By Catarina Demony LISBON (Reuters) – Groups representing journalists and lawyers in Portugal complained about a threat to press freedom on Wednesday after prosecutors acknowledged spying on two reporters to try to uncover their sources in a case against the Benfica football club. The prosecution acknowledged Tuesday night that it had asked police to spy on journalists in 2018, after reporters released confidential details about an investigation into Portugal’s largest soccer team. The director of the Portuguese Bar Association, Luis Menezes Leitao, told the ECO news outlet that spying on journalists was “extremely worrying” as it could undermine the freedom of the media. The SJ journalists union called the incident a threat to the “exercise of free and independent journalism.” The two journalists had published details of an investigation into what became known as the “electronic mole” scandal, in which prosecutors accused Benfica of illegally accessing court records to obtain clues about other investigations related to the club. Since then, Benfica has been acquitted, although a former club employee and a judicial official are still awaiting trial. DIAP, the investigative arm of the Portuguese prosecutor’s office, said the investigation into the club was carried out under rules prohibiting the release of information to the public. After reporters released details, he asked police to put them under surveillance, because it was of “extreme” importance to discover the source of the leaks, he said, describing the surveillance as legal. According to the Portuguese constitution, journalists have the right to “access sources of information” and protect them.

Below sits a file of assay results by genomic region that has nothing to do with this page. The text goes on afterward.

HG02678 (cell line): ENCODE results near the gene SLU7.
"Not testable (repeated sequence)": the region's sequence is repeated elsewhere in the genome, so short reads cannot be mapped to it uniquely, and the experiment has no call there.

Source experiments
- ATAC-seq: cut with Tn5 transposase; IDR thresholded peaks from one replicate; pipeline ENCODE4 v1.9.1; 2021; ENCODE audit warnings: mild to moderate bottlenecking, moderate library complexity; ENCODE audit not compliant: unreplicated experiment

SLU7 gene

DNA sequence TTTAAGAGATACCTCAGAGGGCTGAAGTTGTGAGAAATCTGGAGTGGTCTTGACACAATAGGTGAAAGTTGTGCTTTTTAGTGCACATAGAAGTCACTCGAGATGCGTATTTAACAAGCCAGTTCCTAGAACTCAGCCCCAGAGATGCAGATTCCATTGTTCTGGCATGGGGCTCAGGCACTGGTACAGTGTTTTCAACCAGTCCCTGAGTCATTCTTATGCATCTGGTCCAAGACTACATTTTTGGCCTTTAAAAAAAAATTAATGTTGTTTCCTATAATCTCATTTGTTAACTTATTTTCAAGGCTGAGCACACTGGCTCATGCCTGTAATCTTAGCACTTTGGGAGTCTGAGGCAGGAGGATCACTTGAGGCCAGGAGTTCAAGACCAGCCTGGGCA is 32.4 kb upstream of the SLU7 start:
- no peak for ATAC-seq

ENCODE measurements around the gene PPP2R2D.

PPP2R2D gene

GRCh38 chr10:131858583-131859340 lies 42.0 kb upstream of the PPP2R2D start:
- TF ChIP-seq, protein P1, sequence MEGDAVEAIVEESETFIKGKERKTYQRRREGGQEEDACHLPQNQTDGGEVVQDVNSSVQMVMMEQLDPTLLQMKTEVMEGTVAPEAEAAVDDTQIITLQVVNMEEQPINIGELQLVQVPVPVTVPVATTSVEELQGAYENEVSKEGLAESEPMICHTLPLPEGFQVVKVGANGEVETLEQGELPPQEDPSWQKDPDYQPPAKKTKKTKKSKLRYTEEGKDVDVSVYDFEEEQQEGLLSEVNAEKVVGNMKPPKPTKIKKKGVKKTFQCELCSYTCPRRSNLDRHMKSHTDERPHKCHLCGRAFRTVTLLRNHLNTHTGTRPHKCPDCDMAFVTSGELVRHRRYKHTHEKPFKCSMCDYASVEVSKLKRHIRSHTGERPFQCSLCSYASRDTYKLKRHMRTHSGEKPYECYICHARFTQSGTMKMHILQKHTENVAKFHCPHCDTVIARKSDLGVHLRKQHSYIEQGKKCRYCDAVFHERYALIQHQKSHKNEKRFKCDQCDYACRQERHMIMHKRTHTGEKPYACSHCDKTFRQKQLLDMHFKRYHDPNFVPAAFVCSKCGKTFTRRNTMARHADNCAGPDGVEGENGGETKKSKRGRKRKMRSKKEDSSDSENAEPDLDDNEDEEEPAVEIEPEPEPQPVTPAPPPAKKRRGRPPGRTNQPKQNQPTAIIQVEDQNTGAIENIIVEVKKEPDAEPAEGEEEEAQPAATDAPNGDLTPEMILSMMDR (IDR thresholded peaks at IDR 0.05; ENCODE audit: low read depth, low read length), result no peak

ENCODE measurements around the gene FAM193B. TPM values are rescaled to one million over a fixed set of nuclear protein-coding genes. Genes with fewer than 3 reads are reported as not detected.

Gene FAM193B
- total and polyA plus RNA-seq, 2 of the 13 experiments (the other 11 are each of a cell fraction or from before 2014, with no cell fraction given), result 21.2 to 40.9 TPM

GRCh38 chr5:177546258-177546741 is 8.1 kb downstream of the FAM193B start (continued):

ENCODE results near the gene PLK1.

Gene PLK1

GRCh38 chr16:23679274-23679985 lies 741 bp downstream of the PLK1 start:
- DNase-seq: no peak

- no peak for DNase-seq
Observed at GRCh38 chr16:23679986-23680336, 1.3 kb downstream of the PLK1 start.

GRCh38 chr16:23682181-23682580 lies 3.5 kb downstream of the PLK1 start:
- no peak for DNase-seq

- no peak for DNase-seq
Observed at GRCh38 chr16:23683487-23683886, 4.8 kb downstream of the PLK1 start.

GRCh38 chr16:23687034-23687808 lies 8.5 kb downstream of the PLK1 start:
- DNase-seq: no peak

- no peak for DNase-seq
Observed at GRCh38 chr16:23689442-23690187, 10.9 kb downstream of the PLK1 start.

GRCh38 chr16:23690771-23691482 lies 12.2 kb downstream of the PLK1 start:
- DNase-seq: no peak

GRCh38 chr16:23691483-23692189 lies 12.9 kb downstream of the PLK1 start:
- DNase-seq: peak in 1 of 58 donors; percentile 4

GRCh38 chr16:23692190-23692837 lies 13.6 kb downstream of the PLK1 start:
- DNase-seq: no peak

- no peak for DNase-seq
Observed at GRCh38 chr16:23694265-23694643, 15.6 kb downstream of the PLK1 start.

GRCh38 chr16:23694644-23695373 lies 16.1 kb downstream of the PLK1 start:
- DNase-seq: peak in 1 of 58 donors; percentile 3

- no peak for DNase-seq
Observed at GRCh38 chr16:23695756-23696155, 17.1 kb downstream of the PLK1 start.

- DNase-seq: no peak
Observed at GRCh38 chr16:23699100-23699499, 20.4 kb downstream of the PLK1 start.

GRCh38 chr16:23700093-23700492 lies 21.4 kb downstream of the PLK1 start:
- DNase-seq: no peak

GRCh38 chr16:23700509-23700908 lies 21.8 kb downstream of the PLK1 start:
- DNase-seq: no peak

Complaints after Portuguese prosecutors acknowledge spying on journalists By Reuters
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